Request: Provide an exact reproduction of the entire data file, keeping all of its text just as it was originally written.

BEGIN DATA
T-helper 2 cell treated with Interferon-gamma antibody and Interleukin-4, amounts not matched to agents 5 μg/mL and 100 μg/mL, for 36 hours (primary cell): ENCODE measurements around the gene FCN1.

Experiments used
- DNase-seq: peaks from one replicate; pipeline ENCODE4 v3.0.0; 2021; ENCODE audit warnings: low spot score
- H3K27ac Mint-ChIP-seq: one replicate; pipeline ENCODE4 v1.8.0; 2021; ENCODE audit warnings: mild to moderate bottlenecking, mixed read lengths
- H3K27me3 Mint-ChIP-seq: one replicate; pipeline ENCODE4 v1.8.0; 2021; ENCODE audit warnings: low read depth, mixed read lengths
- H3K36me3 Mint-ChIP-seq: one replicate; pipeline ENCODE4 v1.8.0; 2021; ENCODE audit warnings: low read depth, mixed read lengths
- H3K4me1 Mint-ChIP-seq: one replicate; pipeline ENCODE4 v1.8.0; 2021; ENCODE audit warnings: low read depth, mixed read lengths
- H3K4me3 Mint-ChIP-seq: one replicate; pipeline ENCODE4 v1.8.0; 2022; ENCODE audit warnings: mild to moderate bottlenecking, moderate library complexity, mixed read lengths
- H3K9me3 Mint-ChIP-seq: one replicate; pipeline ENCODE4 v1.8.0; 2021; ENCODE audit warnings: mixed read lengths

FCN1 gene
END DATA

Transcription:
T-helper 2 cell treated with Interferon-gamma antibody and Interleukin-4, amounts not matched to agents 5 μg/mL and 100 μg/mL, for 36 hours (primary cell): ENCODE measurements around the gene FCN1.

Experiments used
- DNase-seq: peaks from one replicate; pipeline ENCODE4 v3.0.0; 2021; ENCODE audit warnings: low spot score
- H3K27ac Mint-ChIP-seq: one replicate; pipeline ENCODE4 v1.8.0; 2021; ENCODE audit warnings: mild to moderate bottlenecking, mixed read lengths
- H3K27me3 Mint-ChIP-seq: one replicate; pipeline ENCODE4 v1.8.0; 2021; ENCODE audit warnings: low read depth, mixed read lengths
- H3K36me3 Mint-ChIP-seq: one replicate; pipeline ENCODE4 v1.8.0; 2021; ENCODE audit warnings: low read depth, mixed read lengths
- H3K4me1 Mint-ChIP-seq: one replicate; pipeline ENCODE4 v1.8.0; 2021; ENCODE audit warnings: low read depth, mixed read lengths
- H3K4me3 Mint-ChIP-seq: one replicate; pipeline ENCODE4 v1.8.0; 2022; ENCODE audit warnings: mild to moderate bottlenecking, moderate library complexity, mixed read lengths
- H3K9me3 Mint-ChIP-seq: one replicate; pipeline ENCODE4 v1.8.0; 2021; ENCODE audit warnings: mixed read lengths

FCN1 gene